Portland to Seattle, or, Our Last Drive

The next morning, we awoke to the smell of coffee wafting through the halls of our hotel. So we went downstairs and did something we hadn’t done yet on our trip: ordered a coffee while the shop was in full swing during the morning-rush chaos. We joined the end of the line (outside the door) and waited. It only took a few minutes to reach the front, because they have two cash registers to use when needed. Anne really loves their lazy susan pastry case. We were able to see everything, and the barista was able to retrieve what we wanted with ease. Plus it looks cool.
We both got macchiatos, Anne got a croissant and I got a doughnut. Have we mentioned how good their pastries are?
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After Stumptown and a bit of shopping, we headed up to The Albina Press to see what they had to offer us. It turns out, they had good coffee (Stumptown’s Hairbender again, which we each had a shot of). I personally like their $1 coffee to stay, with one free refill. They leave a pot of coffee out for self-serve, and I guess operate on the honor system after the first cup. But we were ready to leave town and head towards Seattle, so we didn’t stay long enough to see the system in action.

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So up I-5 we went, stopping along the way at Paradise Cafe & Espresso Bar in Vancouver, WA. This tropically-themed coffee shop serves 49th Parallel, which is one of our friend’s favorite espressos. By this time, we weren’t really in the mood for more coffee, having sucked down several already. But I stepped up to the challenge, and had another macchiatto. Good clean shots, they were. We sat for a few minutes, and then headed back on the road.

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We got to Seattle in time to go to dinner with Anne’s folks, and thus ended the driving portion of our trip. We devoted the next day to family fun and the wedding of Anne’s childhood friend (the actual impetus of this trip). The next morning, we turned in the car and I left for New York. We didn’t go to a single coffee shop the whole weekend.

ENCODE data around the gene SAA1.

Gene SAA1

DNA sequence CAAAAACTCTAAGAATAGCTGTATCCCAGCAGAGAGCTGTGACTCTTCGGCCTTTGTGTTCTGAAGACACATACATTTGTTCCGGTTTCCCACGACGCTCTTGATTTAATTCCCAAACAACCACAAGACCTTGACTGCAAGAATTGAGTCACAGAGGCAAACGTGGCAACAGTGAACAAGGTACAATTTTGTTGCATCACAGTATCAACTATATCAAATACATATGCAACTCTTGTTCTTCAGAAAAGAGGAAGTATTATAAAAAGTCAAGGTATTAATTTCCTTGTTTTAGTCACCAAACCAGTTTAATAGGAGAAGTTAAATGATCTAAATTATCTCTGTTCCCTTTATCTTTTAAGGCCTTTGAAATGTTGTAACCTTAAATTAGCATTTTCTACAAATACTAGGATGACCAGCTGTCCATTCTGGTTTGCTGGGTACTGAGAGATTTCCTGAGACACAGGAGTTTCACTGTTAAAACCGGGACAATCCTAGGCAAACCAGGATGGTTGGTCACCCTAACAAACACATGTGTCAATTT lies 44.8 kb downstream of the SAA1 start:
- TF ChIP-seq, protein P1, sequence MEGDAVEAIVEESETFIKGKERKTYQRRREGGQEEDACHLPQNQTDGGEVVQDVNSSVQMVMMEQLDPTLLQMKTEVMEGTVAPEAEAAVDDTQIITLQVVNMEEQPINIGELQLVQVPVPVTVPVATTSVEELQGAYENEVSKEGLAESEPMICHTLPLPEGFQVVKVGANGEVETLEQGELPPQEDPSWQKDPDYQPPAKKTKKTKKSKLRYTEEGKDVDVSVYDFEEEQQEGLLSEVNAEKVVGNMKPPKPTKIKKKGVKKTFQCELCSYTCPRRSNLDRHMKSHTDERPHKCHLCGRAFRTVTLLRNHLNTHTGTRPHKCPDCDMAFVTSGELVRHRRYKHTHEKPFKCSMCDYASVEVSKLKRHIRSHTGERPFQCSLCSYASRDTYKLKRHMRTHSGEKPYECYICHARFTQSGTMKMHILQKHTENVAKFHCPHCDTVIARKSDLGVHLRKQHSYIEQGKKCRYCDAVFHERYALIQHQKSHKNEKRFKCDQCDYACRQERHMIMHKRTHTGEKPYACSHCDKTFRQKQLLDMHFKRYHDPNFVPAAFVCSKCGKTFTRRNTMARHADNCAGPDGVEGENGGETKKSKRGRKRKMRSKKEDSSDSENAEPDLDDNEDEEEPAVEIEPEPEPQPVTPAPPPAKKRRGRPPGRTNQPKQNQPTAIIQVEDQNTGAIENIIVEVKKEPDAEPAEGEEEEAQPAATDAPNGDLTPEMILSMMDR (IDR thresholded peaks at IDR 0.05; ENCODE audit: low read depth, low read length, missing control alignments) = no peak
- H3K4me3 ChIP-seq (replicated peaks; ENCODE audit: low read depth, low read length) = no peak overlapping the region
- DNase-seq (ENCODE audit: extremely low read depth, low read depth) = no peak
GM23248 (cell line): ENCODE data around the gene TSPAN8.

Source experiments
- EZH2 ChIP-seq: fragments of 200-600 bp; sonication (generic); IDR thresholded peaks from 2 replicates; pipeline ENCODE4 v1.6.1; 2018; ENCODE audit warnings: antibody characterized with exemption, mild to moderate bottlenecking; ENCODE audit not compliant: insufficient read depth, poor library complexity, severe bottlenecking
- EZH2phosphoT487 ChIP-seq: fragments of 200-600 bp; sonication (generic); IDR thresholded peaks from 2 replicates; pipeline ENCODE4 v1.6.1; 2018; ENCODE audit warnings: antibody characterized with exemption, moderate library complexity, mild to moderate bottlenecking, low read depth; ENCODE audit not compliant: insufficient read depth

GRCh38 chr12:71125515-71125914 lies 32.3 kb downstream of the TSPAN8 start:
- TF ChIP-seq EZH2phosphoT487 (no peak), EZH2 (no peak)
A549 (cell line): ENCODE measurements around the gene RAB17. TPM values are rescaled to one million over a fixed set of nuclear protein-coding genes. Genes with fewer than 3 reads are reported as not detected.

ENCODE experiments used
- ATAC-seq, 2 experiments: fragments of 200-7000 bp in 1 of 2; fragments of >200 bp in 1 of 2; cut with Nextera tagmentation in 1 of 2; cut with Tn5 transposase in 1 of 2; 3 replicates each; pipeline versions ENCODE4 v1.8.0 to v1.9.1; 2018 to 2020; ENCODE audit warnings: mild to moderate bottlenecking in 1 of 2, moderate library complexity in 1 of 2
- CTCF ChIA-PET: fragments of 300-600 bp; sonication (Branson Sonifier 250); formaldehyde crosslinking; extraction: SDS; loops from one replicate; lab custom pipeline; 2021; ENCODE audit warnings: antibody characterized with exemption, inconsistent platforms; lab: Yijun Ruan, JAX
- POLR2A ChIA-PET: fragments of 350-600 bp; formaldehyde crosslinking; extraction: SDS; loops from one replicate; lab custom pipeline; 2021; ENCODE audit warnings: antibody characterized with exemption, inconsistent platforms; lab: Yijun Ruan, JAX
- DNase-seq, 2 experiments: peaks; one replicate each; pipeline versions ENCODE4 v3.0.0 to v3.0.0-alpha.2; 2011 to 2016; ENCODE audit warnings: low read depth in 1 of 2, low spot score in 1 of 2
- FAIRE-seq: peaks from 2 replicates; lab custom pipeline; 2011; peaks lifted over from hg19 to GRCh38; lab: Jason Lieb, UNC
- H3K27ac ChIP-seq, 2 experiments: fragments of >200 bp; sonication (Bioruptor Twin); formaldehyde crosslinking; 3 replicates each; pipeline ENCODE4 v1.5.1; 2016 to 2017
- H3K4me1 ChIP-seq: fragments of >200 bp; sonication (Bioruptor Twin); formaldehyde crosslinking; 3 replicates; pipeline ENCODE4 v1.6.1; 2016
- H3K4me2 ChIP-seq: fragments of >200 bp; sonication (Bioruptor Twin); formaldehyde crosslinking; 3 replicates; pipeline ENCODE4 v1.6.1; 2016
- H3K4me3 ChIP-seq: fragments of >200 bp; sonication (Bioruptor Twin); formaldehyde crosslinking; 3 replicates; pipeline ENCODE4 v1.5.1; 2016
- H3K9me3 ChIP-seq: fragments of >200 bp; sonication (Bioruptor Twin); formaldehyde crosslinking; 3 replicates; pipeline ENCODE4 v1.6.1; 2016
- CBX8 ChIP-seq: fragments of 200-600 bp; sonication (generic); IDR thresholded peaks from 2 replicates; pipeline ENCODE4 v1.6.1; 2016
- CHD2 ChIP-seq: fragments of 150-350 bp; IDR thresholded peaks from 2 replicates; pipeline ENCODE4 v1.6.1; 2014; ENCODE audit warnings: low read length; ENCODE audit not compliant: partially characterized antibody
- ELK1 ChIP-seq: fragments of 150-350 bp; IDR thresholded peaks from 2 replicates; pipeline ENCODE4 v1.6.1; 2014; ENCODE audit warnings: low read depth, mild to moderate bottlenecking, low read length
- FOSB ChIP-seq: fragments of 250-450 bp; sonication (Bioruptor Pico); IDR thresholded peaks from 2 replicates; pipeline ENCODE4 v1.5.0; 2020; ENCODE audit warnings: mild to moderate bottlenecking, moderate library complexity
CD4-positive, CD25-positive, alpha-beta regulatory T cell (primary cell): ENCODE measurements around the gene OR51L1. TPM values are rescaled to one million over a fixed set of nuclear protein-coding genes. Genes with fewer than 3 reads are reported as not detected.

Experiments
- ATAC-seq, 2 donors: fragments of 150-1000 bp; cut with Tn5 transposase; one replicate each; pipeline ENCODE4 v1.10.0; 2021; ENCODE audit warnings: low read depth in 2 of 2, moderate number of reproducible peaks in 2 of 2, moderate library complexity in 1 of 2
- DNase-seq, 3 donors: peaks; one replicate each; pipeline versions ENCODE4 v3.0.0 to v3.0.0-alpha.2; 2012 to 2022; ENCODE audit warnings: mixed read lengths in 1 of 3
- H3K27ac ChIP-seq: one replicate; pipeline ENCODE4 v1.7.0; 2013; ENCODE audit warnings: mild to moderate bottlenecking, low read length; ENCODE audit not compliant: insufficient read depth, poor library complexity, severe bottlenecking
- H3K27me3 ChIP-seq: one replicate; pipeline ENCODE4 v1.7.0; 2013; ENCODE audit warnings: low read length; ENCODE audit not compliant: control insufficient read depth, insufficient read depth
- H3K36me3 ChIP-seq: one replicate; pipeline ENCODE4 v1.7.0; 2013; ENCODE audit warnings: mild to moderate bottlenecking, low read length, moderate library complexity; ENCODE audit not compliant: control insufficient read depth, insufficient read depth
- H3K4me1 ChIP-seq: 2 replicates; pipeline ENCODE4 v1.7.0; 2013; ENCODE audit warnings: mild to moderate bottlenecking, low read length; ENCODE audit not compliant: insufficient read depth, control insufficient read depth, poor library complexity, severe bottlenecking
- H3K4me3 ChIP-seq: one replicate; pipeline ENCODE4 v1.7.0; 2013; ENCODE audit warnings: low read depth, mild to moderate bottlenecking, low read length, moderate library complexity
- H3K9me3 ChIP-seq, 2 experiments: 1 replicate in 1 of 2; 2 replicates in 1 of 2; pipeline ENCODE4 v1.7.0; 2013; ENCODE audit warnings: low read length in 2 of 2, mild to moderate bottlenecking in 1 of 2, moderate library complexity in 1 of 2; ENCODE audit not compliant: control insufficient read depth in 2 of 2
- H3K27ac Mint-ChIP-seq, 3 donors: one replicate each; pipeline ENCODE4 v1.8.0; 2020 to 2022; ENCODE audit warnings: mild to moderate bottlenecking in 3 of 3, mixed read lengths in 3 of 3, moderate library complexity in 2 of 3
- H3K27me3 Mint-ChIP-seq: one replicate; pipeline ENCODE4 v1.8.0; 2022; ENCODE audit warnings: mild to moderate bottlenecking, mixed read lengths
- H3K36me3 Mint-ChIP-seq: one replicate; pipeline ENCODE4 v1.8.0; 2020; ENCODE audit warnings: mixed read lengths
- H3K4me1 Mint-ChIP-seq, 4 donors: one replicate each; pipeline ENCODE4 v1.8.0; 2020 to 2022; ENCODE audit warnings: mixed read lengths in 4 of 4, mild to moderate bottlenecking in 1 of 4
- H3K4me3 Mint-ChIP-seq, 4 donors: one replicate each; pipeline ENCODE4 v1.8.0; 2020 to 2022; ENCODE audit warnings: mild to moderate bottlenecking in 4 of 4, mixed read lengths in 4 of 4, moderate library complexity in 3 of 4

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from left: Anne’s mother Andrea, her Uncle Broschat, her father Bob, and Anne.
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the view of the city and the car, decompressed
Anne, though, has more updates for you, so stay tuned!


~ by neoney on October 8, 2007.

4 Responses to “Portland to Seattle, or, Our Last Drive”

  1. Nice trip!

    But… but…

    Aaaaaaaa! You drove from Portland to Seattle without stopping at Lava Java!!??

    (Not only a great shop, but in a surreal location in a little strip mall out in what seems like the middle of nowhere compared to Portland and Seattle.)

  2. I know! We were really looking forward to going to Lava Java. But then we found ourselves in Seattle, and then realize we forgot.

    We’ll just have to go the next time we’re in the Pacific Northwest.

  3. hello.
    i am debating whether or not i should drive from portland to seattle or just take the train.
    was it a difficult drive? i’m trying to figure out how to maximize my time in seattle.

  4. Hi Erdina,

    It’s not a bad drive at all. We considered going the fun route, by avoiding the highways and driving up the Olympic Peninsula and taking in some beautiful scenery, but we had just driven 5000 miles, including spending the previous two days in the wilderness of Northern California/Southern Oregon. So we went the speedy way to get it over with.

    But it’s not hard at all. Like 3-4 hours on I-5 (would have been 5-6 hours the long way). A bit boring maybe. However, the dirty hippy in me is forced to say that taking the train instead of driving is the ecologically-friendly way to go, because cars are the devil and such.

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